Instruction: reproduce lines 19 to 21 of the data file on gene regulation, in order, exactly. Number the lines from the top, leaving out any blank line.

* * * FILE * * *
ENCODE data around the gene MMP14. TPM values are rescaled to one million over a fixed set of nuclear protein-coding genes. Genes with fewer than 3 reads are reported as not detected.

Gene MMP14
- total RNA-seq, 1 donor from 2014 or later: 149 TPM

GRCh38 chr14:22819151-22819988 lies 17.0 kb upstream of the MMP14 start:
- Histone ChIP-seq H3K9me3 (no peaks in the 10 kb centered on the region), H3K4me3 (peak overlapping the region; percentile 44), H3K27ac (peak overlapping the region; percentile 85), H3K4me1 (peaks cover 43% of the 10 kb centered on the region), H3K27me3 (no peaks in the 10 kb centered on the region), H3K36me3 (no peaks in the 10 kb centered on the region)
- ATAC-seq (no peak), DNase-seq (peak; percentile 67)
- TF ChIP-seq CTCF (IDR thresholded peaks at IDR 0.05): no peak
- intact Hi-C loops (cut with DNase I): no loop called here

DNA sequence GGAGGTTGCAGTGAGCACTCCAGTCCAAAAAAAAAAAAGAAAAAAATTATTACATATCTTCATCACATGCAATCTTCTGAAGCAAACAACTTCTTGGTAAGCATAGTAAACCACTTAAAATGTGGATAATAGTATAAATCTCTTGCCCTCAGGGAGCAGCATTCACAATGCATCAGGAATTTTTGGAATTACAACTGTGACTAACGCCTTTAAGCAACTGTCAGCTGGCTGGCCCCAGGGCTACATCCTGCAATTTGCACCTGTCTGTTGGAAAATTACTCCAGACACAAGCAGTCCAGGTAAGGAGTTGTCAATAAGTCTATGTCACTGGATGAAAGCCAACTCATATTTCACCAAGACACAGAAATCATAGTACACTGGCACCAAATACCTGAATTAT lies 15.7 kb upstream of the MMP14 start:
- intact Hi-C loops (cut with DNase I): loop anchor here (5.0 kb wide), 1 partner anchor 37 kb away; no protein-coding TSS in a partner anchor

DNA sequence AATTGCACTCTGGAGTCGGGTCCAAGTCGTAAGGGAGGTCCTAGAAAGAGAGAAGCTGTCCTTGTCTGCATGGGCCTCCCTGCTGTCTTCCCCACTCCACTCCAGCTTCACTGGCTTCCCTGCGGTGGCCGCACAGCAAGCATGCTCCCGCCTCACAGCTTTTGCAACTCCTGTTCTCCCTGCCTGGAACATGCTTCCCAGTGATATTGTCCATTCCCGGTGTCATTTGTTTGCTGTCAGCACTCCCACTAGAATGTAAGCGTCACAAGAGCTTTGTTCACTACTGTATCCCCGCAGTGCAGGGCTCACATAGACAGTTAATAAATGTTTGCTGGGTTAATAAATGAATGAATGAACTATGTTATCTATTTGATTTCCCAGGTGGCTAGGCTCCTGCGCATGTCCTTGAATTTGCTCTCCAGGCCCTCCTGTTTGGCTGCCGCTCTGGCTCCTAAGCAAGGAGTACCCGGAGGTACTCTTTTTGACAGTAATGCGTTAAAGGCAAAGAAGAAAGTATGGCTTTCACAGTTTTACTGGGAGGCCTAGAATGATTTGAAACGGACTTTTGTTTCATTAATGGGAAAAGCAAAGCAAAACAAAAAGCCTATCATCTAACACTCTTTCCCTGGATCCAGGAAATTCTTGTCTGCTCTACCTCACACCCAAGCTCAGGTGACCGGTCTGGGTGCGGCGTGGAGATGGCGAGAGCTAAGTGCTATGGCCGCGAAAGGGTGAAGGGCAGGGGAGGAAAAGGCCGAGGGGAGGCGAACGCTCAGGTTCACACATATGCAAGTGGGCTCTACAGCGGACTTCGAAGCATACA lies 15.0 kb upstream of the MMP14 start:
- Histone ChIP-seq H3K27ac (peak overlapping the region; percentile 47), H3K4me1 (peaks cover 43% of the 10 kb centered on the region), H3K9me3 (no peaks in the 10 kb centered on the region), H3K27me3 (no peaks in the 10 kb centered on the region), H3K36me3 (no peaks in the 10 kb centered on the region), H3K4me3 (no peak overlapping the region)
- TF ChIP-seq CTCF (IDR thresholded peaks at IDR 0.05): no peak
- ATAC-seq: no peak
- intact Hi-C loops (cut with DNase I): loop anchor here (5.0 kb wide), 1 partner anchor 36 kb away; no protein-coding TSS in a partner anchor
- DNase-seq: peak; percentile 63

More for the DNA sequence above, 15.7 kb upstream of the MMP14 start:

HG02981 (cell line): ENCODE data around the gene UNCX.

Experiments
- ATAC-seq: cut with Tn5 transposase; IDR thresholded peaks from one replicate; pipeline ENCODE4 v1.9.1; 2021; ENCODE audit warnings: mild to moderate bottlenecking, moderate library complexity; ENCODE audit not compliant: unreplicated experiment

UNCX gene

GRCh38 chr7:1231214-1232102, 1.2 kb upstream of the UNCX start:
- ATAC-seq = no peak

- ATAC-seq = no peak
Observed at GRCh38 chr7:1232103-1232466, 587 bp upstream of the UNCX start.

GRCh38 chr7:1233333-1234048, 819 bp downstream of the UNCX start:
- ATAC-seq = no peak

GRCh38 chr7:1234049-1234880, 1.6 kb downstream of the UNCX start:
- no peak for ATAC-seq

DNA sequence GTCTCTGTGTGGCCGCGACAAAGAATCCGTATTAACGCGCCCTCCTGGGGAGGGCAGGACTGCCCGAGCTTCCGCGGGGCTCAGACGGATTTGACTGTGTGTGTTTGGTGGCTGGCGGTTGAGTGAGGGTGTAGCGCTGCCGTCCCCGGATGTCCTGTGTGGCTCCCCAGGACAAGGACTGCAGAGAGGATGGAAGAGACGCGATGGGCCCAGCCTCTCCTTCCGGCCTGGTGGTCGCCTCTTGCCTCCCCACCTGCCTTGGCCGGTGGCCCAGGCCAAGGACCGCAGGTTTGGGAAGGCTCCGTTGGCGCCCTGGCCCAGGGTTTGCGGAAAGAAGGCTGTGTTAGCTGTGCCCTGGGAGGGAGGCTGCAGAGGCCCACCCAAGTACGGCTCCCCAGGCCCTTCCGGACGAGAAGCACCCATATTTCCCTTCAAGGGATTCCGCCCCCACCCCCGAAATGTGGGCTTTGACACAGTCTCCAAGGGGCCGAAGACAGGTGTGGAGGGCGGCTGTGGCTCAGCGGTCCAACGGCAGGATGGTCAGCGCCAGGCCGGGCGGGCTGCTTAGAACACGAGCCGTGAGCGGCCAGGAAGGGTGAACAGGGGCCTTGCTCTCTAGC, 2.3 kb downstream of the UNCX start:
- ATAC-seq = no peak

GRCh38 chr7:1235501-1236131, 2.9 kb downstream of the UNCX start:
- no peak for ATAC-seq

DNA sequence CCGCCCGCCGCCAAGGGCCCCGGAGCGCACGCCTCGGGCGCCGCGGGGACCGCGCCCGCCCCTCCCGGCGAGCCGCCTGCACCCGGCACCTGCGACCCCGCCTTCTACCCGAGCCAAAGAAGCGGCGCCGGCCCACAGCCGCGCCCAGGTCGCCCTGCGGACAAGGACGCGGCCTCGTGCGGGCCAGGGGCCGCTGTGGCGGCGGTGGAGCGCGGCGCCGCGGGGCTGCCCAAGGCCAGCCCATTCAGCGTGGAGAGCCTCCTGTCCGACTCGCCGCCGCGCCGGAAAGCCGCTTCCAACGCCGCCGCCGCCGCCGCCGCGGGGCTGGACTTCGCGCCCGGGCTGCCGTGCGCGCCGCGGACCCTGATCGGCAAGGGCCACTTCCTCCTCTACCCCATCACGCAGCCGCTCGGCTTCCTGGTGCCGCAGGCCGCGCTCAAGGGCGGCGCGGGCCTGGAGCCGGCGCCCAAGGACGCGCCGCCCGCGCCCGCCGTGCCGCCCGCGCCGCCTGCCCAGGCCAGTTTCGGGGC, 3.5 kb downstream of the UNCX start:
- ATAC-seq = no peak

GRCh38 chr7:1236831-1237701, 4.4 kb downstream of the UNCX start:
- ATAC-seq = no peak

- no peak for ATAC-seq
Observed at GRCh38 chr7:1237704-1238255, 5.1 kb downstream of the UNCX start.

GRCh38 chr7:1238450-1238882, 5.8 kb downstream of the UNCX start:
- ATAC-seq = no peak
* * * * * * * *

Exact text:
Experiments
- ATAC-seq: cut with Tn5 transposase; IDR thresholded peaks from one replicate; pipeline ENCODE4 v1.9.1; 2021; ENCODE audit warnings: mild to moderate bottlenecking, moderate library complexity; ENCODE audit not compliant: unreplicated experiment

UNCX gene